#135 Positive thinking: an introduction Part 1 (out of 4) Nov. 7th 16

Do you see the glass as half empty or half full?

In the Buddhist Scriptures: The first Noble Truth: life is suffering. In the second one the causes of suffering are desire, hate and ignorance of realities. The third talks about end of suffering and the forth about how to achieve serenity.

Your answer about the half glass relates directly to the concept of positive or negative thinking and whether you have a positive or negative outlook of you and on life. Positive thinking plays now an important role in positive psychology, a sub field of psychotherapy. Positive psychotherapy looks at what makes people happier and fulfilled and how to use this attribute as therapy.

Positive thinking is not always expecting the best to happen in every hour of the day but accepting that whatever happens now to you and others ……is not that bad and could be worse. 🙂

What Is Positive Thinking? “Most folks are as happy as they make up their minds to be.” –A. Lincoln.

You might be tempted to assume that it implies seeing the world through rosy lenses by ignoring the negative aspects of life. This is not so black and white.

Positive thinking means approaching life’s challenges as an opportunity and possible positive outlook rather than curse and bad luck.

It does not mean avoiding or ignoring the bad things in life since they will always pop out.

Instead, it involves:

1) Looking at the most positive sides and consequences from bad situations as they come and not the reverse.

2) Trying to see the best in other people rather than judging them too fast and too negatively.

3) Viewing your self-image and your abilities in a more positive light. Most of us do the opposite.

Most researchers define positive thinking in terms of how do we explain good and bad things when they happen.

So called “Positive thinkers” display the followinMost researchers define positive thinking in terms of how do we cope and explain good and bad things when they happen or may happen in the future.

1-  Look at the positive side when facing negative things, events and people.

2-  Find an opportunity to learn from negative things, events and people with an open mind.

3-  Be receptive and not fearless about uncertainty of the future, ongoing change and its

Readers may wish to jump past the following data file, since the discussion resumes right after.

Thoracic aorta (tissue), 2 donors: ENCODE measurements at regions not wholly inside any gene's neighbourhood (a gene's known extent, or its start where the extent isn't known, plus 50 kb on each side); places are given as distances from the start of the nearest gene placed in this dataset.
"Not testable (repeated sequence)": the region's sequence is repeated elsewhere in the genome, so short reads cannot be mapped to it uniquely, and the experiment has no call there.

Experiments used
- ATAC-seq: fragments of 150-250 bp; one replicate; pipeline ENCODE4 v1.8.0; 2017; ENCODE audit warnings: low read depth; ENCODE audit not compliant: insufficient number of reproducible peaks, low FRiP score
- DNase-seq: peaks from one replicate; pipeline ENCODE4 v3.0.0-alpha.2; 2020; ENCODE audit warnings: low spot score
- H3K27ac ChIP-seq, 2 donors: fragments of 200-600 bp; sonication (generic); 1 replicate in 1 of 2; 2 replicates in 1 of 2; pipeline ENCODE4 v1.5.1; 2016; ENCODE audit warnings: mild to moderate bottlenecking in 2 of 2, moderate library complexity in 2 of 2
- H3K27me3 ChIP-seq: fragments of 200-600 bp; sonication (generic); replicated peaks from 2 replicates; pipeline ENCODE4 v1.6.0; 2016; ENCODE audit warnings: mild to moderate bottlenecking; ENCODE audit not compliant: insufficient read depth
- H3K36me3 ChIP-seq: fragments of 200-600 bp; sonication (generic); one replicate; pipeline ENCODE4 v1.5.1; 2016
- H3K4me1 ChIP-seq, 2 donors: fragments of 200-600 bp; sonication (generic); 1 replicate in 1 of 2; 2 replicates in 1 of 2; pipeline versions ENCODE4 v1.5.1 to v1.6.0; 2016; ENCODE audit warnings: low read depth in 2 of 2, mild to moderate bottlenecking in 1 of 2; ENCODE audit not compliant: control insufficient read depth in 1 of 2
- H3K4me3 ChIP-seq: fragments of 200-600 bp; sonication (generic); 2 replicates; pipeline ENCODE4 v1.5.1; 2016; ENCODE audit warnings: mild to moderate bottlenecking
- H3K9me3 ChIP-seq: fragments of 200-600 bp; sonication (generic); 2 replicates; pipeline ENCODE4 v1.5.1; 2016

consequence. In Life, change is permanent and unavoidable.

4- More precisely:  Express positive expectations in the future and see current negative events as temporary and atypical

5- Have a positive self-image and self-esteem without being narcissist.

6- Tend to give themselves some credit when good things happen, and typically accept and learn from b things when they happen. Of course, it does not mean being on an ego trip.

If positive thinkers are more apt to use an optimistic explanatory style, they may use also explanation such as “ It is my fault” while dealing with challenging events or people

 

 On the other hand, individuals with a negative thinking display the following:

  • Look at negative sides/ elements even when facing positive things, events and people.
  • Don’t try to learn from negative things/ events and people.
  • Are fearful about the uncertainty of the future and ongoing change.
  • Express negative expectations in the future and see current negative events as expected, that they will last and come back as curse or bad luck.
  • Have a negative self-image
  • Tend to blame themselves when bad things happen and typically do not take credit or little when good

things happen.

As you can imagine, blaming yourself for events outside of your control or viewing these events as a persistent curses of your life can have a very detrimental impact on your state of mind.

In the next talk Part 2 we will look at the beneficial effects of positive thinking especially on our health.

Stay tuned for next talk on psitive thinking